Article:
The remainder of the blog post focuses in these recent innovations and how they can be applied to the imperfect information problem outlined above.
An unlikely source of inspiration
Last year, the US Defense department carried out an interesting experiment. They randomly placed 10 large red balloons across the United States and challenged teams to find them all. The one who found all 10 first would get $40,000. The winning team, at the MIT Media Lab, found all 10 balloons in 8 hours and 56 minutes. They used decentralized search through the Internet, spreading the message through web sites and social networks that there would be cash rewards to any chain of people that resulted in a balloon find. In the end, they drew on the efforts of 4,665 people.
If this kind of approach – known as crowdsourcing – works for 10 balloons, then perhaps it could work for 500,000 textbooks or other aid outputs.
Crowdsourcing aid information
While the internet and social media are not yet ubiquitous in developing countries, over the last decade there has been stellar growth in mobile phones. According to recent data, there are about 6.9 billion mobile phone subscribers globally, of which 840 million are in China, 820 million are in South Asia and 500 million are in sub-Saharan Africa.
There are a growing number of initiatives that make use of mobile phones to monitor projects and to get feedback from beneficiaries. Here are just a few examples.
- Daraja in Tanzania is using SMS messaging to provide feedback about which water points are working.
- GlobalGiving is using Ushahidi and working with Map Kibera. They’ve been training volunteers to collect stories about any “community effort” and posting them to a public SMS-feedback-enabled website.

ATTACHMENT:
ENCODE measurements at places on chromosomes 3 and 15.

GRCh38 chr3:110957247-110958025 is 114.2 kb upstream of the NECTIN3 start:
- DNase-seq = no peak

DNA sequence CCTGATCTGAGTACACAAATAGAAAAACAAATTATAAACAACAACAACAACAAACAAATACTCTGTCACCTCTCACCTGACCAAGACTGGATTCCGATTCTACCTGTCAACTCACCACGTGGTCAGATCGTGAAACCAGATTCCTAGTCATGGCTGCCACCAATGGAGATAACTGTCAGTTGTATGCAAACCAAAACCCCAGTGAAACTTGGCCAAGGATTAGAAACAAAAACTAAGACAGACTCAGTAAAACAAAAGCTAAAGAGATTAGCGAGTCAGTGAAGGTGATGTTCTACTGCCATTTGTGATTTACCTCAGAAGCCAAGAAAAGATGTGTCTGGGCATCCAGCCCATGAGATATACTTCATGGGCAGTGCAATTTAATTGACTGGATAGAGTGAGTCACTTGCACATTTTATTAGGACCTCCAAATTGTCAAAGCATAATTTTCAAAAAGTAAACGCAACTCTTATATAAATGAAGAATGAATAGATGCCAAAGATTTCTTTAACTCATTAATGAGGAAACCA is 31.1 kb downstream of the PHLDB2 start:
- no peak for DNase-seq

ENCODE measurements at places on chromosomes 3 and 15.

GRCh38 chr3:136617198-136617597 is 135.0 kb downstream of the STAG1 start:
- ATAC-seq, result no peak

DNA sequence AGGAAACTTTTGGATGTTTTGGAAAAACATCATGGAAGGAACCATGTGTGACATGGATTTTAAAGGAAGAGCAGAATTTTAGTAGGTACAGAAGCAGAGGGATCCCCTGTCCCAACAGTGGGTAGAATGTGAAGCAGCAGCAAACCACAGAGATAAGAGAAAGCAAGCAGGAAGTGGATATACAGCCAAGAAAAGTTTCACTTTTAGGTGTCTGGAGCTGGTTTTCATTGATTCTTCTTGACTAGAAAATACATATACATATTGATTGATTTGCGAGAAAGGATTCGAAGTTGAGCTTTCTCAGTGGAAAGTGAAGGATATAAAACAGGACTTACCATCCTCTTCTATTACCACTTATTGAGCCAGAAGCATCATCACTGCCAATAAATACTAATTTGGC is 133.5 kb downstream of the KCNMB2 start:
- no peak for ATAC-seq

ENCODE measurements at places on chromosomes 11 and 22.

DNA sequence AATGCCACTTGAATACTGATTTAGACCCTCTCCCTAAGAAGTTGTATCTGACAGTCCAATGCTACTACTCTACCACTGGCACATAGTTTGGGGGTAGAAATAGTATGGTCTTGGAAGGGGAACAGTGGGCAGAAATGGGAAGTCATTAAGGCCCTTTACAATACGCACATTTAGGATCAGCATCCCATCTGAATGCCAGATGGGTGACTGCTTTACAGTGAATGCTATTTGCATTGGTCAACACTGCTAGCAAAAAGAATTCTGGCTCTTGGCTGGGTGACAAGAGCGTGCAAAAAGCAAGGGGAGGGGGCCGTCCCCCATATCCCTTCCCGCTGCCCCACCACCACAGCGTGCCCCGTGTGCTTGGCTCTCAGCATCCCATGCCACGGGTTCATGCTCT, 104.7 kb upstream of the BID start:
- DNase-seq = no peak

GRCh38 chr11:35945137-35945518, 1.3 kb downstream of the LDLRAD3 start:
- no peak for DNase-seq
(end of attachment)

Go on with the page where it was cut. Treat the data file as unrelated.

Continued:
- Other examples include SMS-based systems (e.g. Ushahidi’s crisis reporting), smart-phone systems (e.g. Kenyan crop insurance) and web-based systems (e.g. eMoksha’s Fix Our City).
Here are just a few of the emerging lessons.
First, getting the process right is as important as the technology. For example ALINe – made up of staff from the Institute of Development Studies and Keystone Accountability – have put together some leading examples of how people have got feedback from intended beneficiaries and pulled together key principles for good practice in getting feedback.
It takes a paradigm shift in people, culture and spending habits … It’s not a population that understands the PC-web in the same way that you, me or anyone from the West does. It takes a different perspective, and a different type of entrepreneur… Many people claim that, “the future isn’t SMS” with too many limitations and a horrible cost structure. That might be true. However, it’s also the present reality.
Thirdly, while the examples above are based on mobile phones, other communication platforms are being used. For example, Maneno is a lightweight, multilingual blogging platform, built for Sub-Saharan Africa, and is being used to discuss donors and aid to the region. In India, volunteers are using video feedback to capture to the voices of the unheard on development projects. One of their videos reports on how funds for textbooks are being stolen in India.
The future of aid?
Many developing countries are making strides to connect communities through mobile phones and other technologies. This is an important opportunity for donors to fix feedback loops from recipients to implementers, donor agencies and taxpayers. As Owen Barder says,
With changing technology and attitudes, we seem to be on the brink of a revolution in getting information from prospective benefiaries of aid.
Once this tipping point is reached, will development aid ever look the same again?
Matt Morris is a Research Fellow at the Crawford School and Deputy Director of the Development Policy Centre.
About the author/s
Matthew Morris helped to establish the Development Policy Centre and served as the Centre’s first Deputy Director. Matt is a development economist with 20 years’ experience. He is currently an independent consultant.